James Wedmore: Yeah. So, if I come up with that answer, right? So, you know, if I were to put this into steps, you know Jim's magic formula here. Step one is to take a good, hard look. An assessment of your life as it is right now. Step number two is going to this inquiry about who was I being, or who am I being that created this? The good and the bad, all of it. Step three would be to choose,

Jim Fortin: I'll make it simpler for you. Sure. Lemme make it simple and break it down. I have a program that teaches people how to reprogram themselves. I've spent a lot of years doing this, but there's one sentence in the program and you know, people are always looking for formulas and steps and all this kind of stuff. And let me go back and answer your question first. You said, well, how do we start creating change? Okay. I was at my acupuncturist about a year ago, and when he puts the pens in me, he leaves. I was lying on the table and halfway through I noticed that my mind had darted to a possibly probably a hundred different thoughts in the course of maybe 10 minutes. What I'm gonna give you here is the first thing. Okay. It's part of the equation. Then I'll go back to that sentence or that formula I wanted to give you.

James Wedmore: Yeah.

Jim Fortin: I learned this from my brother-in-law 20 years ago, and it took me a lot of years to really understand this, and I won't mention his name here, but my brother-in-law, you've heard of Wayne Dyer before, right?

James Wedmore: Yes.

Jim Fortin: And, and many people have. He is very famous when he is on the planet. Wayne Dyer once told me, I will go anywhere, anytime, anyplace to meet your brother-in-law because he constantly quotes my brother-in-law's work that was ghost written for him. Wow. Six words that will change your life and you can apply these in any way that you want. But if you actually take and you ponder, what am I going to give you here? This will change your life. And the words are this. Six words. You are where your attention is. You are where your attention is. Now let's take that and make that practical, James. When people are broke, where's your attention?

James Wedmore: The lack of what they don't have.

Jim Fortin: Right? And so therefore they were.

James Wedmore: Broke,

Jim Fortin: Broke people that are wealthy, where is their attention?

James Wedmore: Growth, abundance, money.

Jim Fortin: Yeah, exactly. People that are overweight, where's their attention many times. Food. Yeah. Yeah. Are lying on the couch or eating Cheetos and Doritos and Hohos and Ding dongs and all that kind of good stuff.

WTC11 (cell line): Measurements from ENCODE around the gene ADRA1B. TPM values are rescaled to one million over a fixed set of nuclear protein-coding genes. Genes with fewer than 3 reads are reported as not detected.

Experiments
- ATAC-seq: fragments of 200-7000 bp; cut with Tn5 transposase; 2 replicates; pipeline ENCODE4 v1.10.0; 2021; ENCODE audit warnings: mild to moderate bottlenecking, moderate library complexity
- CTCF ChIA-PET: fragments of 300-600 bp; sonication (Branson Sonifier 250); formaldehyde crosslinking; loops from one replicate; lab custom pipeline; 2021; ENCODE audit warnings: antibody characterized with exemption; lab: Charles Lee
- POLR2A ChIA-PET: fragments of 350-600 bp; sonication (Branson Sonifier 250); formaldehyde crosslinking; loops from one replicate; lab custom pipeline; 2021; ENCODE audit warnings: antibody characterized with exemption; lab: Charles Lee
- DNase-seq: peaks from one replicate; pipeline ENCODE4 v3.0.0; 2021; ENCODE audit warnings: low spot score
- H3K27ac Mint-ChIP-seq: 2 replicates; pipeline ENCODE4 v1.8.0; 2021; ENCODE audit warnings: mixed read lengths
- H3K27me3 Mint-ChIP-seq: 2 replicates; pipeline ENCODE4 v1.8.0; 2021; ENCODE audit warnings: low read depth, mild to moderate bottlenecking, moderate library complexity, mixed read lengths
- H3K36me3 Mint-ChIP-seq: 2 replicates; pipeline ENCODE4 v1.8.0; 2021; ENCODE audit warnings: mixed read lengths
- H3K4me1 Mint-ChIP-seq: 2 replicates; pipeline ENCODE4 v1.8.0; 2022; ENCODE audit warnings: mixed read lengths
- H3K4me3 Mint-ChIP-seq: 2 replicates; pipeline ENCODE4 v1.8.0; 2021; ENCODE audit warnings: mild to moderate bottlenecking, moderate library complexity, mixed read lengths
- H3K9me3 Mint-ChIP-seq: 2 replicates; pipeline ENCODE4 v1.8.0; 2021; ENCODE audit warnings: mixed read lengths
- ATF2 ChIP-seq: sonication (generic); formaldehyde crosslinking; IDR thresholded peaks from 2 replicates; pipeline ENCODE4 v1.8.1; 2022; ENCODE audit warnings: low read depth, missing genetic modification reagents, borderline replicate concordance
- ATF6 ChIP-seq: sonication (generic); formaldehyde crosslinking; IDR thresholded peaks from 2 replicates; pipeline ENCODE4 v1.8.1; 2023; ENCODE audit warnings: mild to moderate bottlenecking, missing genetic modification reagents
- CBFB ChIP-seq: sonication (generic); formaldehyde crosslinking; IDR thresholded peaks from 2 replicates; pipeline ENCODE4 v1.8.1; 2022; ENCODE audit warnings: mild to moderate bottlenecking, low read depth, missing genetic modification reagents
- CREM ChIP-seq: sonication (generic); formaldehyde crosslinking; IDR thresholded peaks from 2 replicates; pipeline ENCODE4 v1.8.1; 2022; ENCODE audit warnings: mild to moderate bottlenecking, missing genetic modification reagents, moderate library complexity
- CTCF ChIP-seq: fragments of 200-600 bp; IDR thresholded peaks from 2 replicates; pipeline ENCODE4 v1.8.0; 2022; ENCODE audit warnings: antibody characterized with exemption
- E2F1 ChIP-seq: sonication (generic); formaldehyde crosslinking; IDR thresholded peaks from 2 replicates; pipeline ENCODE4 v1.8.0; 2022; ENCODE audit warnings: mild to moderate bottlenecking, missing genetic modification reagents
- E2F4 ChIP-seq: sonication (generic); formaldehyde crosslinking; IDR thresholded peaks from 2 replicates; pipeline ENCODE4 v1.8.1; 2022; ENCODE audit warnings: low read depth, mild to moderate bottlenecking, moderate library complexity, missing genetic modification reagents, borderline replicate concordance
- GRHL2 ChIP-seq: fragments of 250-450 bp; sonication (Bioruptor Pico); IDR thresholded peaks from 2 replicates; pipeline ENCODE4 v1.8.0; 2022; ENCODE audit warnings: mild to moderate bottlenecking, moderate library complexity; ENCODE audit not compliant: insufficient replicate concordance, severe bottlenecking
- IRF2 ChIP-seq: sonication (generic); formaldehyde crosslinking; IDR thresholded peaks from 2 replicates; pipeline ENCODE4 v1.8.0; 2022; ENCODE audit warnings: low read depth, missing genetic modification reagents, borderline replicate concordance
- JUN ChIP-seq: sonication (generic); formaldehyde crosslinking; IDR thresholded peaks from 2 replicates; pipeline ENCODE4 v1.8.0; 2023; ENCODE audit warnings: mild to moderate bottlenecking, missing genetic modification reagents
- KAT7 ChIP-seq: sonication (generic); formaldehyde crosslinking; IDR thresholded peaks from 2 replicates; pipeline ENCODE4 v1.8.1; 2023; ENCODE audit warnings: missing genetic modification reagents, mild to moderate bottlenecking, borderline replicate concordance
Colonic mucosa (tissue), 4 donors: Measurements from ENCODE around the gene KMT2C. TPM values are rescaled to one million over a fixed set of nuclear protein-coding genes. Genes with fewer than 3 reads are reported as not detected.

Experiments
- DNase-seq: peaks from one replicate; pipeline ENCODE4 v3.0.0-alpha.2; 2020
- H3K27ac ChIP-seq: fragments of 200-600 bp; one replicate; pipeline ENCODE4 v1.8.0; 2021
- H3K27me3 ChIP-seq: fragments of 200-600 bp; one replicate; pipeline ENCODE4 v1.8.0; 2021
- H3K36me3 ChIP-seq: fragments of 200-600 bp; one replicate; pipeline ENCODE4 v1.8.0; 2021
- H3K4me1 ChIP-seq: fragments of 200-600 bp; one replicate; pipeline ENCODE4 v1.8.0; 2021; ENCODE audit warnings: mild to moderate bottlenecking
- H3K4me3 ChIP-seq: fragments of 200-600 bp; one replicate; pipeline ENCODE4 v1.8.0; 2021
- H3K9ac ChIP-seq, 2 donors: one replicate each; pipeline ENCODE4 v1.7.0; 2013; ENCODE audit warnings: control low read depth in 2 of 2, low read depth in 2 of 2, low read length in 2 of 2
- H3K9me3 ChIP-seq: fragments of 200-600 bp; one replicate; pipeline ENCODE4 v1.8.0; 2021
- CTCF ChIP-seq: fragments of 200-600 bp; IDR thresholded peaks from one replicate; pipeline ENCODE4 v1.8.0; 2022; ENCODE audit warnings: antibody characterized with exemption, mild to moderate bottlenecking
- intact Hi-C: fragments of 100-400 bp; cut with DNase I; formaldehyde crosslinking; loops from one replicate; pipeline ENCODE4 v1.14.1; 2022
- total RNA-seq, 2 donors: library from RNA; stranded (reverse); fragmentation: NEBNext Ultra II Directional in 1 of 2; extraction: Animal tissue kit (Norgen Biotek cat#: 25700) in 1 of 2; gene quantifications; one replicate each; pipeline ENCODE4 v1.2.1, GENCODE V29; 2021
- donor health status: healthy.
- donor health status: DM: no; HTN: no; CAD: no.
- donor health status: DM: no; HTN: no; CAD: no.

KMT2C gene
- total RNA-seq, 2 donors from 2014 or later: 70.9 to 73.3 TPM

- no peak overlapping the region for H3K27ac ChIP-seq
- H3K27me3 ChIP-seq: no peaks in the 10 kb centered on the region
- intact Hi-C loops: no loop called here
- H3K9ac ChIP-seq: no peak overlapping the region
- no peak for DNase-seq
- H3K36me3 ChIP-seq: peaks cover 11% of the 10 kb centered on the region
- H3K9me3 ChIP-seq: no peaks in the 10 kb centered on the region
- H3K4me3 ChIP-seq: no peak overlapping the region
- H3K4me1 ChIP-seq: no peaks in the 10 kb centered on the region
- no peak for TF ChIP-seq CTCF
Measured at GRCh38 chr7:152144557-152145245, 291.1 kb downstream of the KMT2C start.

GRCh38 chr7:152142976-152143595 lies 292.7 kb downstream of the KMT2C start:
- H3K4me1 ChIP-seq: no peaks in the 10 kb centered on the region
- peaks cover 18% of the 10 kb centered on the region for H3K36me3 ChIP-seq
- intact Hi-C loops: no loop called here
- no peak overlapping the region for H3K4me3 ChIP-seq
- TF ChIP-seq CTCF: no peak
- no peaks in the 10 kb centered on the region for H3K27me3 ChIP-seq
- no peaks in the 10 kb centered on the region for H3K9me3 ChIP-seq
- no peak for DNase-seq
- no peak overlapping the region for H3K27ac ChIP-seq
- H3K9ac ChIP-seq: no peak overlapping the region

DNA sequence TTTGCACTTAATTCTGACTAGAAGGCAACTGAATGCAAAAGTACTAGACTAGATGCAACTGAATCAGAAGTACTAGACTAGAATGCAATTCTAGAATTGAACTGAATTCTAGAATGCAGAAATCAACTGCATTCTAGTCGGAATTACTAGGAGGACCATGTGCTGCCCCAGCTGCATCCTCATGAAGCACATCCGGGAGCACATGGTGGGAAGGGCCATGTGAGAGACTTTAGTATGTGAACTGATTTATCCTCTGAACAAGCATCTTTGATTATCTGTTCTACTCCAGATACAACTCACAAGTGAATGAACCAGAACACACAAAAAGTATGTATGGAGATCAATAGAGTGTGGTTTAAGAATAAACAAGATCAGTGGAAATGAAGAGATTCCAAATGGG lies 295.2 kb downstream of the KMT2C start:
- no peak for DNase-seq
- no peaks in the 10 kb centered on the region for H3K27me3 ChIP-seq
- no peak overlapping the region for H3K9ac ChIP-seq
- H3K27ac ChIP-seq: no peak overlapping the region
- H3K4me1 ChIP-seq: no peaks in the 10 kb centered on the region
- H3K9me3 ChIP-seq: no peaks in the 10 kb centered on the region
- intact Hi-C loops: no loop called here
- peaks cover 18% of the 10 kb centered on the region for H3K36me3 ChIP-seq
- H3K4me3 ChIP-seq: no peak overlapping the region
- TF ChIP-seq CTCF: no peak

James Wedmore: Yeah.

Jim Fortin: And drinking, you know, Coke, which has got eight teaspoons of sugar per soda or whatever. So, if, if you really get that, I know it's so easy that we hear things and we're like, Hmm, that's really good. And we forget about it. You get that. People get that you are where your attention is. And if you look at your external life, your external life is actually a reflection of your attention.

James Wedmore: Yeah.

Jim Fortin: Right? Yeah. Okay, everyone writes this down. I'm gonna give you a formula right now that's taken me a long time to come up with. So, people are always wondering, when I teach them self-hypnosis, which we can talk about, they're like, Jim, okay, so I can reprogram my unconscious mind with self-hypnosis, but what do I reprogram it with? And then people get very general, here's what I want you to write down everyone, James Olands, you'll see what's in this. Who would I be first part of the sentence, who would I be? what would I do and how would I feel if I already had blank? Who would I be, what would I do? How would I feel if I already had blank? Meaning, who would I be? What would I do? How would I feel if I already made a million dollars a year? You work from net formula and that becomes like a laser guidance system to actually focus your attention because think it, let's take this apart, James. So, with you, you've gone from, as I understand, bartender, right? Years ago.

James Wedmore: Yep.

Jim Fortin: In your former life, so to speak, to now a very successful internet entrepreneur and, and a mover and an influencer and everything else, do you feel, do you think, and do you act like you did 10 years ago?

James Wedmore: No.

Jim Fortin: Not at all.

James Wedmore: Not at all.

Jim Fortin: Not at all. So, you're actually being a different person today, right?

James Wedmore: Completely.

Jim Fortin: Okay. You're actually doing different things today, right?

James Wedmore: Yes. Yes.

Jim Fortin: You're actually feeling different things, which means you have something different. Okay. So, people have to work from that formula. And our good buddy Brandon said something that I thought he might have got from you or gotten from you is that most people, the reason most people fail in achieving their goals or creating change is most people work from where they are to where they want to be. That's a backward strategy. You have to work from the strategy as if it's already done for you.

James Wedmore: Yes.

Jim Fortin: You understand that, right?

James Wedmore: Yes.

Jim Fortin: Like even Steven Covey starting with the end in mind.

James Wedmore: Yep.

Jim Fortin: Right.

James Wedmore: Second habit. And there's another quote I love. It's live your life like the ball's already in the cup.

Jim Fortin: Exactly. And it's the same principle. Now let me ask you, James, a little curveball question here. There's an operative word in what I gave you. Who would I be, what would I do and what would I have if I already had 10 million or already the top producer or already in perfect health? Yeah. There's one word in that sentence, that long sentence. That's the operative word already. What do you think already?